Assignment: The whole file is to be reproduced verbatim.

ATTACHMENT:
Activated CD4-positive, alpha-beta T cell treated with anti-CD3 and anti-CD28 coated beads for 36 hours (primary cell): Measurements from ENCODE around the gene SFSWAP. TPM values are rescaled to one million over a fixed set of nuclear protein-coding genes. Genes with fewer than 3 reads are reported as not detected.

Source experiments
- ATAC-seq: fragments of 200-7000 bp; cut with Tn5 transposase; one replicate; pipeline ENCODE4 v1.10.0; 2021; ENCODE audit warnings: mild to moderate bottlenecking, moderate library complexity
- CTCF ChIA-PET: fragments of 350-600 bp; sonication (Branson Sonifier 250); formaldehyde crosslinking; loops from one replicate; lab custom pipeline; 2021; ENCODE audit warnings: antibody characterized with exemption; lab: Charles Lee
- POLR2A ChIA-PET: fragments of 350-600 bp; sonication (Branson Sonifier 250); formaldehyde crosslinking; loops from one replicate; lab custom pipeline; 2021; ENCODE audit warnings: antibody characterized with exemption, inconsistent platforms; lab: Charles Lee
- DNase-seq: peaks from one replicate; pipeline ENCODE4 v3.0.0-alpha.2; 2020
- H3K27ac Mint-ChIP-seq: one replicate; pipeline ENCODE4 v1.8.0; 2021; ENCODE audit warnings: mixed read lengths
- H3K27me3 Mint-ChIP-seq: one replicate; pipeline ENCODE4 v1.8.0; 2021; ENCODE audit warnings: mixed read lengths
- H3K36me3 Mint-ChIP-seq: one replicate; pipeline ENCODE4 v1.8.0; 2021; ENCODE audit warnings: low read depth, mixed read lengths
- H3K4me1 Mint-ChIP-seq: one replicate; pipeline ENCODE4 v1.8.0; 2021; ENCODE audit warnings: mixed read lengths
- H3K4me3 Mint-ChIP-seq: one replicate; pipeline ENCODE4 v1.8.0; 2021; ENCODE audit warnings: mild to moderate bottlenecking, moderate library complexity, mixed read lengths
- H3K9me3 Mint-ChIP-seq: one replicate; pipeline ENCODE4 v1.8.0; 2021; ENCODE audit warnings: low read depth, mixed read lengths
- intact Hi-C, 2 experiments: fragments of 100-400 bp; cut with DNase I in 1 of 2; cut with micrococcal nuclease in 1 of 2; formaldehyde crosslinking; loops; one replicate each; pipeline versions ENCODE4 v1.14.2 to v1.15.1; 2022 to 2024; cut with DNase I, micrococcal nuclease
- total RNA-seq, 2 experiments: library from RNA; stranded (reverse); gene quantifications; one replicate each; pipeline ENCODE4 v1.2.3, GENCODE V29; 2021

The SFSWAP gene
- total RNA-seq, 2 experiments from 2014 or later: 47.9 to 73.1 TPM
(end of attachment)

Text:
Activated CD4-positive, alpha-beta T cell treated with anti-CD3 and anti-CD28 coated beads for 36 hours (primary cell): Measurements from ENCODE around the gene SFSWAP. TPM values are rescaled to one million over a fixed set of nuclear protein-coding genes. Genes with fewer than 3 reads are reported as not detected.

Source experiments
- ATAC-seq: fragments of 200-7000 bp; cut with Tn5 transposase; one replicate; pipeline ENCODE4 v1.10.0; 2021; ENCODE audit warnings: mild to moderate bottlenecking, moderate library complexity
- CTCF ChIA-PET: fragments of 350-600 bp; sonication (Branson Sonifier 250); formaldehyde crosslinking; loops from one replicate; lab custom pipeline; 2021; ENCODE audit warnings: antibody characterized with exemption; lab: Charles Lee
- POLR2A ChIA-PET: fragments of 350-600 bp; sonication (Branson Sonifier 250); formaldehyde crosslinking; loops from one replicate; lab custom pipeline; 2021; ENCODE audit warnings: antibody characterized with exemption, inconsistent platforms; lab: Charles Lee
- DNase-seq: peaks from one replicate; pipeline ENCODE4 v3.0.0-alpha.2; 2020
- H3K27ac Mint-ChIP-seq: one replicate; pipeline ENCODE4 v1.8.0; 2021; ENCODE audit warnings: mixed read lengths
- H3K27me3 Mint-ChIP-seq: one replicate; pipeline ENCODE4 v1.8.0; 2021; ENCODE audit warnings: mixed read lengths
- H3K36me3 Mint-ChIP-seq: one replicate; pipeline ENCODE4 v1.8.0; 2021; ENCODE audit warnings: low read depth, mixed read lengths
- H3K4me1 Mint-ChIP-seq: one replicate; pipeline ENCODE4 v1.8.0; 2021; ENCODE audit warnings: mixed read lengths
- H3K4me3 Mint-ChIP-seq: one replicate; pipeline ENCODE4 v1.8.0; 2021; ENCODE audit warnings: mild to moderate bottlenecking, moderate library complexity, mixed read lengths
- H3K9me3 Mint-ChIP-seq: one replicate; pipeline ENCODE4 v1.8.0; 2021; ENCODE audit warnings: low read depth, mixed read lengths
- intact Hi-C, 2 experiments: fragments of 100-400 bp; cut with DNase I in 1 of 2; cut with micrococcal nuclease in 1 of 2; formaldehyde crosslinking; loops; one replicate each; pipeline versions ENCODE4 v1.14.2 to v1.15.1; 2022 to 2024; cut with DNase I, micrococcal nuclease
- total RNA-seq, 2 experiments: library from RNA; stranded (reverse); gene quantifications; one replicate each; pipeline ENCODE4 v1.2.3, GENCODE V29; 2021

The SFSWAP gene
- total RNA-seq, 2 experiments from 2014 or later: 47.9 to 73.1 TPM